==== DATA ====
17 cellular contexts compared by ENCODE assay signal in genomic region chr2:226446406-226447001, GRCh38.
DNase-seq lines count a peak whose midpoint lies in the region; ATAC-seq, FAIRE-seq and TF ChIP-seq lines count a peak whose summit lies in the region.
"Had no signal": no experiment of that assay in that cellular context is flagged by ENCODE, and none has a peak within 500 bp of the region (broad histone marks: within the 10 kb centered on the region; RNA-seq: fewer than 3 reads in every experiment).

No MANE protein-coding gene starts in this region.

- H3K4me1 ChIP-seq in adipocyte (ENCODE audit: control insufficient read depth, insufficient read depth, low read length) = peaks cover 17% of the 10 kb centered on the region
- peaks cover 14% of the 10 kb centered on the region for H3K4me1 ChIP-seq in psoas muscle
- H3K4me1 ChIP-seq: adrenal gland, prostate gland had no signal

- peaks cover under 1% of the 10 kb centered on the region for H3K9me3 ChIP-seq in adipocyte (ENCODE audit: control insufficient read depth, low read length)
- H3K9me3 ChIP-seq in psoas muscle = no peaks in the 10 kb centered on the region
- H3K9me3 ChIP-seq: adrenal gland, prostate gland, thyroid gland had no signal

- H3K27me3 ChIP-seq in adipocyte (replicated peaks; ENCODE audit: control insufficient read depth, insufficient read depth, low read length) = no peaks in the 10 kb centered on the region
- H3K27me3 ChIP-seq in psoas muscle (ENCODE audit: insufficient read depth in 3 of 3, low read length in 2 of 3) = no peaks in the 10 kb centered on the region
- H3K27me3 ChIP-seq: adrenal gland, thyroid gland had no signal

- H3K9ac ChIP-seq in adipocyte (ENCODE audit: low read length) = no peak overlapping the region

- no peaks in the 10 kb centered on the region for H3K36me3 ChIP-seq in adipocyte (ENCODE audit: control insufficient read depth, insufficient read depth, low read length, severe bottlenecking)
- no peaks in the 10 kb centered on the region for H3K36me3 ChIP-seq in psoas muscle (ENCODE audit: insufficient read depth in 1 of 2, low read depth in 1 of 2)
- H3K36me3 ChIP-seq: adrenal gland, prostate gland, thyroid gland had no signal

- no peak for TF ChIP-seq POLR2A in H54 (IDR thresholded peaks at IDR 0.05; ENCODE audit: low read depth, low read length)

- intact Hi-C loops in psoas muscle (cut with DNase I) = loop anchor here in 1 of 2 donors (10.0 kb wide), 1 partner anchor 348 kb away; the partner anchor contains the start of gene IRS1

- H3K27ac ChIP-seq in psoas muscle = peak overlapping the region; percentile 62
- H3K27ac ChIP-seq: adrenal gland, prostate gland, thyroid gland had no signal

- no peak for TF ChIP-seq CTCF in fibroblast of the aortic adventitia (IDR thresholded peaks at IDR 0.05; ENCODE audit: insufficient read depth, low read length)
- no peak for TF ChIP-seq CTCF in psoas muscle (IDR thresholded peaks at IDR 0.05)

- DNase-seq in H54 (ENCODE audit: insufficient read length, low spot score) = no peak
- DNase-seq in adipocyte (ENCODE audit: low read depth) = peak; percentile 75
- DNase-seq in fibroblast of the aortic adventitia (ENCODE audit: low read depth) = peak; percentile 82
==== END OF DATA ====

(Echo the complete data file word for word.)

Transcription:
17 cellular contexts compared by ENCODE assay signal in genomic region chr2:226446406-226447001, GRCh38.
DNase-seq lines count a peak whose midpoint lies in the region; ATAC-seq, FAIRE-seq and TF ChIP-seq lines count a peak whose summit lies in the region.
"Had no signal": no experiment of that assay in that cellular context is flagged by ENCODE, and none has a peak within 500 bp of the region (broad histone marks: within the 10 kb centered on the region; RNA-seq: fewer than 3 reads in every experiment).

No MANE protein-coding gene starts in this region.

- H3K4me1 ChIP-seq in adipocyte (ENCODE audit: control insufficient read depth, insufficient read depth, low read length) = peaks cover 17% of the 10 kb centered on the region
- peaks cover 14% of the 10 kb centered on the region for H3K4me1 ChIP-seq in psoas muscle
- H3K4me1 ChIP-seq: adrenal gland, prostate gland had no signal

- peaks cover under 1% of the 10 kb centered on the region for H3K9me3 ChIP-seq in adipocyte (ENCODE audit: control insufficient read depth, low read length)
- H3K9me3 ChIP-seq in psoas muscle = no peaks in the 10 kb centered on the region
- H3K9me3 ChIP-seq: adrenal gland, prostate gland, thyroid gland had no signal

- H3K27me3 ChIP-seq in adipocyte (replicated peaks; ENCODE audit: control insufficient read depth, insufficient read depth, low read length) = no peaks in the 10 kb centered on the region
- H3K27me3 ChIP-seq in psoas muscle (ENCODE audit: insufficient read depth in 3 of 3, low read length in 2 of 3) = no peaks in the 10 kb centered on the region
- H3K27me3 ChIP-seq: adrenal gland, thyroid gland had no signal

- H3K9ac ChIP-seq in adipocyte (ENCODE audit: low read length) = no peak overlapping the region

- no peaks in the 10 kb centered on the region for H3K36me3 ChIP-seq in adipocyte (ENCODE audit: control insufficient read depth, insufficient read depth, low read length, severe bottlenecking)
- no peaks in the 10 kb centered on the region for H3K36me3 ChIP-seq in psoas muscle (ENCODE audit: insufficient read depth in 1 of 2, low read depth in 1 of 2)
- H3K36me3 ChIP-seq: adrenal gland, prostate gland, thyroid gland had no signal

- no peak for TF ChIP-seq POLR2A in H54 (IDR thresholded peaks at IDR 0.05; ENCODE audit: low read depth, low read length)

- intact Hi-C loops in psoas muscle (cut with DNase I) = loop anchor here in 1 of 2 donors (10.0 kb wide), 1 partner anchor 348 kb away; the partner anchor contains the start of gene IRS1

- H3K27ac ChIP-seq in psoas muscle = peak overlapping the region; percentile 62
- H3K27ac ChIP-seq: adrenal gland, prostate gland, thyroid gland had no signal

- no peak for TF ChIP-seq CTCF in fibroblast of the aortic adventitia (IDR thresholded peaks at IDR 0.05; ENCODE audit: insufficient read depth, low read length)
- no peak for TF ChIP-seq CTCF in psoas muscle (IDR thresholded peaks at IDR 0.05)

- DNase-seq in H54 (ENCODE audit: insufficient read length, low spot score) = no peak
- DNase-seq in adipocyte (ENCODE audit: low read depth) = peak; percentile 75
- DNase-seq in fibroblast of the aortic adventitia (ENCODE audit: low read depth) = peak; percentile 82